Our study found that women did not have the correct equipment to measure, mix or apply pesticides, often using their hands instead for such purposes. Similarly, a limited number of women used PPE when mixing and spraying pesticides and very few locked up their pesticides when not in use. Such practices put these women at high risk for adverse acute and chronic pesticide related health effects which have been well documented in the literature.7 27 28 Reproductive, neurological and carcinogenic effects known to be associated with pesticides are likely to compound existing health problems such as HIV infections in this community, having economic and social consequences for farmers. Ill farmers unable to work will not be able to contribute to household income and where mortality ensues households headed by orphans may be the consequence.
Failure to lock up pesticides allows access by children and other family members, which has been known to result in adverse events.28 Despite the small number of women who reported storing pesticides with food and domestic reuse of pesticide containers, this practice does exist and further increases the potential for domestic exposure to pesticides among family members. Lack of finances,9 10 discomfort with PPE and slowing of work29 have been cited in the literature as reasons for the absence and non-use of PPE and these are most likely reasons in our study population as well. Poverty levels are high in rural communities in South Africa with more than 78% of available household income prioritised for needs such as food, utilities, clothing and transport.30 As a result limited finances are available for the purchase of PPE. In addition, temperatures can rise above 30°C in the Makhatini Flats which would also make using PPE very uncomfortable.
This report is one of the very few published studies to present the results of AChe measurements in a population composed exclusively of women. We tested AChe levels in our study population of 803 women but were unable to show any significant differences in AChe levels corrected for haemoglobin between sprayers and non-sprayers (see online table). Factors which may account for this in our study population include the small number of women who reported spraying organophosphates (2.4%) and spraying pesticides in the past month (8.3%), the high percentage of women (82.4%) who report waiting only 24 h before returning to the fields after pesticide application, and the absence of either a uniform spray schedule or a clearly defined period of non-exposure among the women. In addition, women may have had exposure to organophosphates via other routes such as domestic and environmental contamination. Domestic exposure occurs because women are responsible for washing pesticide contaminated clothing2 and they may consume pesticide contaminated foods. Analysis conducted in the area has shown water contaminated with agricultural insecticides.31 The field testing method employed may also have been a limiting factor in this study as London et al in the Western Cape province of South Africa have shown that the test kit, while having high levels of reproducibility, has limited validity which may influence its use in cross-sectional testing.32 With a cross-sectional study design, comparisons on exposure may be weaker and subject to bias. The mean AChe levels corrected for haemoglobin in exposed and non-exposed workers in our study were between 3 and 4 U/g Hb among sprayers and 1 and 3 U/g Hb among non-sprayers, which are lower than those measured in other studies. The latter reasons, particularly the exclusive female character of our sample, accounts for the AChe findings in our study being at variance with others reported in the literature (table 3).22 33 34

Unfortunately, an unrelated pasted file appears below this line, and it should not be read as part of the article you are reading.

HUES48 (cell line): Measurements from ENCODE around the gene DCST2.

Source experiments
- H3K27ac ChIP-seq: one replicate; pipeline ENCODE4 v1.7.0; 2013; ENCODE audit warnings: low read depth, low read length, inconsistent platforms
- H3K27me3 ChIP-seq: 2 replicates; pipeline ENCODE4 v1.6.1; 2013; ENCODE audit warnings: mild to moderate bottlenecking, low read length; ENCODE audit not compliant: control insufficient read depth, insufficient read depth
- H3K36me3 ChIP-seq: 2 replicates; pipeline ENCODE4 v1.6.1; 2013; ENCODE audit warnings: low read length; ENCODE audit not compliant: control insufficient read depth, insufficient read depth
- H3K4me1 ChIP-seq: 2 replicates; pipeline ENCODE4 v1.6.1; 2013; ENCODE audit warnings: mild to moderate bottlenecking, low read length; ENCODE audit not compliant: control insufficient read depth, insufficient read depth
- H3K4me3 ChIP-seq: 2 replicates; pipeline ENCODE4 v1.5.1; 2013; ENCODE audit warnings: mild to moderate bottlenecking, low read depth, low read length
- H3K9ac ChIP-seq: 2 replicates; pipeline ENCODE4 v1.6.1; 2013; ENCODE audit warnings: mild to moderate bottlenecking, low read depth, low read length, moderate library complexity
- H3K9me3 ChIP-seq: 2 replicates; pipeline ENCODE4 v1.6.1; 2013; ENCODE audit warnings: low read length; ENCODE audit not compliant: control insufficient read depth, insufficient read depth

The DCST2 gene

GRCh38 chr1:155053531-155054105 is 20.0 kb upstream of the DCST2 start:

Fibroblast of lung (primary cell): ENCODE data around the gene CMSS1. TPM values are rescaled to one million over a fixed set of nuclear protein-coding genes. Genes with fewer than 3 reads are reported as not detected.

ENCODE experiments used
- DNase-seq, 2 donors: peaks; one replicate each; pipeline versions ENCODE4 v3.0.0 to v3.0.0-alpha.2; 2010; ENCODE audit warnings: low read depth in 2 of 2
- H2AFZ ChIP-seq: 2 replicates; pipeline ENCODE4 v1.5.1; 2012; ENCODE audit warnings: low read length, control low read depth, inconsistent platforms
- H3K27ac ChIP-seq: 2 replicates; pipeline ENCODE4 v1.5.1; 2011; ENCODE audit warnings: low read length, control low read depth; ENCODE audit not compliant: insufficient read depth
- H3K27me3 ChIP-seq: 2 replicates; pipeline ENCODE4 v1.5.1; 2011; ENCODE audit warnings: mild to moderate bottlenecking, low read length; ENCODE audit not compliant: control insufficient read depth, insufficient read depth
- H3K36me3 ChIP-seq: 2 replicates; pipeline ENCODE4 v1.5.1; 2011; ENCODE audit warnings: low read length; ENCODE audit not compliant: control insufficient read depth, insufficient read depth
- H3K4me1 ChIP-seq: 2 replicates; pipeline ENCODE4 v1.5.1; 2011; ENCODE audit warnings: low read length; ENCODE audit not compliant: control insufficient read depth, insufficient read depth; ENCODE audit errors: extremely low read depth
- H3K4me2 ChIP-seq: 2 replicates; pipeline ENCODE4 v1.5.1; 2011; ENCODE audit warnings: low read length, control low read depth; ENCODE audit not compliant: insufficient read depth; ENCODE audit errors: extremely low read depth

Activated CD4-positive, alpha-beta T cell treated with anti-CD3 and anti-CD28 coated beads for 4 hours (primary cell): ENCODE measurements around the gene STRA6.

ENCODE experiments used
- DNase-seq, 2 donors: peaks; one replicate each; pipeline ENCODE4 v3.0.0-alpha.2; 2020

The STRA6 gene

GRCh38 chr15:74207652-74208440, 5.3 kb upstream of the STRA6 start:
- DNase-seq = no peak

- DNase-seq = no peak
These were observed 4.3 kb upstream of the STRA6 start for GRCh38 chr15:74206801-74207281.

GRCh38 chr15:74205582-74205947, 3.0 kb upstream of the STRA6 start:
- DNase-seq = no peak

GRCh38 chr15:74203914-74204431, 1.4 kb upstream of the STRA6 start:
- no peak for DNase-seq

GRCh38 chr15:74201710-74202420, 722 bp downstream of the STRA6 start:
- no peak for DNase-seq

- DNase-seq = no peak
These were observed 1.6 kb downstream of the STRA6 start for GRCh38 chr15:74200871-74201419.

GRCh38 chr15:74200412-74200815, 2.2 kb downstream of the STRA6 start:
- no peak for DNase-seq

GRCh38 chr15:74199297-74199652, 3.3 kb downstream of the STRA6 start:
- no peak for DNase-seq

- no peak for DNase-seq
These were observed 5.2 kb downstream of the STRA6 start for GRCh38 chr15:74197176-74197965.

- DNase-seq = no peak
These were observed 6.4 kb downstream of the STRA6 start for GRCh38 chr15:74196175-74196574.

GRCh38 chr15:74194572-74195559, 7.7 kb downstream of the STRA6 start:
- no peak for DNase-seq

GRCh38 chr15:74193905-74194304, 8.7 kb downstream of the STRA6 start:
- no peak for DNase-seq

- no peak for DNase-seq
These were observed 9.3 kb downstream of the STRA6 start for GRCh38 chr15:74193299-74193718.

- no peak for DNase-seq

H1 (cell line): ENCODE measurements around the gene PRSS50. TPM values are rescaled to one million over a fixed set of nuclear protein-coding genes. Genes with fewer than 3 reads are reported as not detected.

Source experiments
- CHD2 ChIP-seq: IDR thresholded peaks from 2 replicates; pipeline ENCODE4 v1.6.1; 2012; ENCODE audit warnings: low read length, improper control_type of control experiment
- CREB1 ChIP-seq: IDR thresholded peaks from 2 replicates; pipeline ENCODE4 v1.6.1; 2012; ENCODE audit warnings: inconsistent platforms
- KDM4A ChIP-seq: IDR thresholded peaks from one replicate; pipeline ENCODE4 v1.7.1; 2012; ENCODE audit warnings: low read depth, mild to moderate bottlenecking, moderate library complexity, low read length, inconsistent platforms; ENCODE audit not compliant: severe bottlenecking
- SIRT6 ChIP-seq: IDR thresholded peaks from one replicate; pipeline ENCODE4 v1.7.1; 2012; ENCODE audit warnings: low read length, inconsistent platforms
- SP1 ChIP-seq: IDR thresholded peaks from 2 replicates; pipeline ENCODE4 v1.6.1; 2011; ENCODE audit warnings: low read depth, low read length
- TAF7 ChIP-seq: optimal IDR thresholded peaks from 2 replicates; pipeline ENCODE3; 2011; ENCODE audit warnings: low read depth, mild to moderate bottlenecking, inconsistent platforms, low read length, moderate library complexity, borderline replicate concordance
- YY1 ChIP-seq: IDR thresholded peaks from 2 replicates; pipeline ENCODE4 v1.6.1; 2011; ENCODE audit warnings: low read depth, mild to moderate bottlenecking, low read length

The South African government actively encourages small-scale farmers, raising expectations among these farmers of achieving levels of commercial viability.12 As a result these expectations may have fuelled the excessive and inappropriate use of pesticides.17 The government has to introduce a policy which has a twofold approach of regulating pesticide sale and use with a view to implementing restrictions and moving towards banning WHO Hazardous Class I a/b pesticides,35 and promoting programmes which encourage sustainable agriculture.36 One way of restricting pesticide sales is to ensure that only farmers who have a certificate confirming pesticide safety training by an AEO can purchase pesticides. In addition, methods of integrated pest management (IPM) should be taught to farmers by AEOs concurrently with pesticide safety. Furthermore, the government should introduce support programmes such as financial aid for small-scale farmers who choose to adopt IPM methods and decrease pesticide use. The government could also set up links with urban markets orientated towards the sale of pesticide free foods through which small-scale farmers can sell their produce.
Women working in small-scale agriculture in rural KZN with limited access to pesticide training are at risk for acute and chronic adverse pesticide related health effects and unknowingly contribute to environmental contamination. An integrated effort by the government is required to assist small-scale farmers achieve adequate pesticide safety thus averting acute and chronic adverse health effects, while concurrently encouraging cost-effective IPM strategies reducing pesticide use.
The authors would like to thank the farmers' unions and women of the Makhatini Flats who supported and participated in the study. We are also grateful to S Mnyaiza and C Memela for managing data collection in the field.
Funding This study was funded by the South African Netherlands Research Programme on Alternatives in Development (SANPAD) and the South African Medical Research Council (SA MRC).
Competing interests None.
Ethics approval This study was conducted with the approval of the University of KwaZulu-Natal.
Provenance and peer review Not commissioned; externally peer reviewed.
If you wish to reuse any or all of this article please use the link below which will take you to the Copyright Clearance Center’s RightsLink service. You will be able to get a quick price and instant permission to reuse the content in many different ways.